Reviewby Theron Martin,
Black Lagoon: Second Barrage
DVDs 2 and 3
Sister Eda has a scheme in mind that's sure to bring Greenback Jane into her and Revy's hands when the horde of Roanopur's most colorful characters come seeking her, and Rock finds himself caught in the middle. It will take all of Black Lagoon's ingenuity to drag themselves out of this mess, and Benny, for a change, plays a key role. Later, Rock returns to Japan as an interpreter for Balalaika in her dealings with yakuza families over establishing a power base in Japan, and Revy tags along as his “gun” and bodyguard. As he continues to walk in the twilight between the world of light that was his past life and the world of darkness that represents the villainy of his current existence, Rock encounters a teenage girl on the cusp of making the transition from one world to the other, a girl who will ultimately stand at the center of the violent maelstrom into which he steps reluctantly and Revy steps happily. In what may be Rock's defining moments, which way will he turn?
The final two volumes of Black Lagoon do so much right that it's hard to decide where to start. These episodes are rude, crude, socially unacceptable, and ruthlessly violent, but they are also remarkably intelligent and at least modestly insightful in their exploration of what, exactly, makes a person a proper villain. They offer so much more than that, too, including character background insights, further development (finally!) of the relationship between Rock and Revy, and even an occasional twisted bit of humor or moment of true sentiment. Far from brainless, this is easily one of the elite anime action series of the past few years, and these two volumes firmly confirm that status.
As has been especially true in Second Barrage, the series offers a heaping serving of hard-edged action goodness and colorful characters. Whether it's a chainsaw-wielding female “cleaner,” a chubby firebug, an arrogant yakuza punk, or a master of the katana so skilled that he can cut a bullet in half in mid-air, the series repeatedly delivers on its especially violent action content. People get riddled with bullets, blown up, chopped to pieces, drowned, and just ordinarily beat up, sometimes in combinations. Yes, some of the scenes are graphic enough to make even fans of violent action fare a bit queasy, and combined with the sense of menace and ugliness sometimes present in this content (the same kind of feel you can get off of the more graphic gangster movies), this content sometimes gives the impression that the producers are trying to send a message: as fun as this may be to watch, this is not a lifestyle you would ever want to have for yourself.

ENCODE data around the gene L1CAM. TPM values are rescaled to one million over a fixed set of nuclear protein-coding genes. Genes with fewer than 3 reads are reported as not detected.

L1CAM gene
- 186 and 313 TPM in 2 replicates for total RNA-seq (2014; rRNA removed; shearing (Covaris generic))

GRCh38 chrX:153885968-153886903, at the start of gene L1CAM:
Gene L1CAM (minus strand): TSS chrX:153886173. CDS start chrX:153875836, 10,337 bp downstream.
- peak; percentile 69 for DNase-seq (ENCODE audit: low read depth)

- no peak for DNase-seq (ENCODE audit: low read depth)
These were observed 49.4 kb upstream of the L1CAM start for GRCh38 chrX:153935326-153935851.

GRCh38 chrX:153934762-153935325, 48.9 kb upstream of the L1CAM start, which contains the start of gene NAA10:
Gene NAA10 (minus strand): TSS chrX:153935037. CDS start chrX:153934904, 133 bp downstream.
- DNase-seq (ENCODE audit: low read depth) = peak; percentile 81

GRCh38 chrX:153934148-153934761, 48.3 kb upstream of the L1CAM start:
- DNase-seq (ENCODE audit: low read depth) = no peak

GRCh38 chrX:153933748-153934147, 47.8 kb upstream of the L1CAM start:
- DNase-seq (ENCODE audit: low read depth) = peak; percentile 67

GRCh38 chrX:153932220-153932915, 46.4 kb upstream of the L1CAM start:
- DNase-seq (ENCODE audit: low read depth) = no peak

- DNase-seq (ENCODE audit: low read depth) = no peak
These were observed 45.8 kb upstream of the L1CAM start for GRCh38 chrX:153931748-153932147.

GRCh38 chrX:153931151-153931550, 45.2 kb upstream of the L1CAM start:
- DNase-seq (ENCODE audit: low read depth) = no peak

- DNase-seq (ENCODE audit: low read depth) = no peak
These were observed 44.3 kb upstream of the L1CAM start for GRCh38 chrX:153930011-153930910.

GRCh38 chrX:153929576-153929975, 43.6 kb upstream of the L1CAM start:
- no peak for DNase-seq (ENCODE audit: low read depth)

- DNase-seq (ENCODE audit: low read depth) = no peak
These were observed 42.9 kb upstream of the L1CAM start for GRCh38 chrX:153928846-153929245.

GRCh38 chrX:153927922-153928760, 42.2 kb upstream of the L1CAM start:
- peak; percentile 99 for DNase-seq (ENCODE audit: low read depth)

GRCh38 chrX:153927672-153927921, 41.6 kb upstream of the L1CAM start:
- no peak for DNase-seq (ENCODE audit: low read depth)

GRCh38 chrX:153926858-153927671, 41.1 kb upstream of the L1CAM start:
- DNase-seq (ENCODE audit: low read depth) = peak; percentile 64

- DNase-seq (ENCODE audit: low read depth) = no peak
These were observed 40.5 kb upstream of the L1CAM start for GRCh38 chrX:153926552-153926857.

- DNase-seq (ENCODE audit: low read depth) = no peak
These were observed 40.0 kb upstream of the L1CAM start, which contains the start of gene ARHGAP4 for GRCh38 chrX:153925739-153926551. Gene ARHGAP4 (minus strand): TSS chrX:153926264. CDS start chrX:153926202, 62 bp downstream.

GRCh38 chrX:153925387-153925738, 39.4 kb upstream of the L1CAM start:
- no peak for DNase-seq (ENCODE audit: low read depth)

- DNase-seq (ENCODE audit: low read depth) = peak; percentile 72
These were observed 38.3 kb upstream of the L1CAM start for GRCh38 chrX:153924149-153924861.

In fact, what it means to be a villain – and how exactly one becomes a villain – becomes a sub-theme which runs through these episodes. Background clips shown on Balalaika, Revy, and (briefly) Eda at least partly reveal the direction they came from to be the hardened individuals they are now, and the newcomer Yukio represents a young woman just started down that path, one who only reluctantly embraces it at first but ultimately lets it define her. We see one end product in Balalaika, a monster as frightful in her efficient ruthlessness as any live-action Hollywood creation. (And yet, like Scarface or Don Corleone, that just makes her all the more fascinating.) Revy, as the woman with a passion for fighting and the chaotic, represents a radically different, but still equally nasty, alternative. Standing in the middle is Rock, who, as both he and other characters puts it, “walks in the twilight” between the normal world and the world of villains, seemingly unwilling to be fully pulled either way.